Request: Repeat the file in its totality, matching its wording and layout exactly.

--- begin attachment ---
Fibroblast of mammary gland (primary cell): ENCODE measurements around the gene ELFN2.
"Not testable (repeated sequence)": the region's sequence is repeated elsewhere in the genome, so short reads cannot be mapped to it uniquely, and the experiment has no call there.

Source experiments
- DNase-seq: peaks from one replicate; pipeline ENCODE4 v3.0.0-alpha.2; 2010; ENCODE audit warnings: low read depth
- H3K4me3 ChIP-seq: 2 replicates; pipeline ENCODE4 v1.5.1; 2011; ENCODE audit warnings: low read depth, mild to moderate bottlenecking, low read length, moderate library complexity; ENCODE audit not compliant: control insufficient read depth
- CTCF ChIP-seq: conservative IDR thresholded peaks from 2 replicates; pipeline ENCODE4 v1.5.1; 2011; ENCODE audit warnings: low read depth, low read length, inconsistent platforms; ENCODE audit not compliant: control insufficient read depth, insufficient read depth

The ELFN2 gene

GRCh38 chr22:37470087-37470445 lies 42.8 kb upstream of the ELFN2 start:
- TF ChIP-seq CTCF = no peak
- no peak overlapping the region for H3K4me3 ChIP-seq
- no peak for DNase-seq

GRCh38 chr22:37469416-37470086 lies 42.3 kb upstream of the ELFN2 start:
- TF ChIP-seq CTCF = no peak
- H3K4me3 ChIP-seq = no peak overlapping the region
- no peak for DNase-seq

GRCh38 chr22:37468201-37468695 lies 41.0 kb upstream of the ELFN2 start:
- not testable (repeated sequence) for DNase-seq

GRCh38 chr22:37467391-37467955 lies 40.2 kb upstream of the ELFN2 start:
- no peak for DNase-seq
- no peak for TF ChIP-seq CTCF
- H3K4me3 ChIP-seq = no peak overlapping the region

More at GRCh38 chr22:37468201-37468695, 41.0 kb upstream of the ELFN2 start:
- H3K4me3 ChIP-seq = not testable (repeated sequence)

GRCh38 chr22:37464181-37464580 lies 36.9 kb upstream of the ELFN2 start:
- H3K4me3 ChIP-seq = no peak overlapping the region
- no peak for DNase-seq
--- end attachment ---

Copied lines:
Fibroblast of mammary gland (primary cell): ENCODE measurements around the gene ELFN2.
"Not testable (repeated sequence)": the region's sequence is repeated elsewhere in the genome, so short reads cannot be mapped to it uniquely, and the experiment has no call there.

Source experiments
- DNase-seq: peaks from one replicate; pipeline ENCODE4 v3.0.0-alpha.2; 2010; ENCODE audit warnings: low read depth
- H3K4me3 ChIP-seq: 2 replicates; pipeline ENCODE4 v1.5.1; 2011; ENCODE audit warnings: low read depth, mild to moderate bottlenecking, low read length, moderate library complexity; ENCODE audit not compliant: control insufficient read depth
- CTCF ChIP-seq: conservative IDR thresholded peaks from 2 replicates; pipeline ENCODE4 v1.5.1; 2011; ENCODE audit warnings: low read depth, low read length, inconsistent platforms; ENCODE audit not compliant: control insufficient read depth, insufficient read depth

The ELFN2 gene

GRCh38 chr22:37470087-37470445 lies 42.8 kb upstream of the ELFN2 start:
- TF ChIP-seq CTCF = no peak
- no peak overlapping the region for H3K4me3 ChIP-seq
- no peak for DNase-seq

GRCh38 chr22:37469416-37470086 lies 42.3 kb upstream of the ELFN2 start:
- TF ChIP-seq CTCF = no peak
- H3K4me3 ChIP-seq = no peak overlapping the region
- no peak for DNase-seq

GRCh38 chr22:37468201-37468695 lies 41.0 kb upstream of the ELFN2 start:
- not testable (repeated sequence) for DNase-seq

GRCh38 chr22:37467391-37467955 lies 40.2 kb upstream of the ELFN2 start:
- no peak for DNase-seq
- no peak for TF ChIP-seq CTCF
- H3K4me3 ChIP-seq = no peak overlapping the region

More at GRCh38 chr22:37468201-37468695, 41.0 kb upstream of the ELFN2 start:
- H3K4me3 ChIP-seq = not testable (repeated sequence)

GRCh38 chr22:37464181-37464580 lies 36.9 kb upstream of the ELFN2 start:
- H3K4me3 ChIP-seq = no peak overlapping the region
- no peak for DNase-seq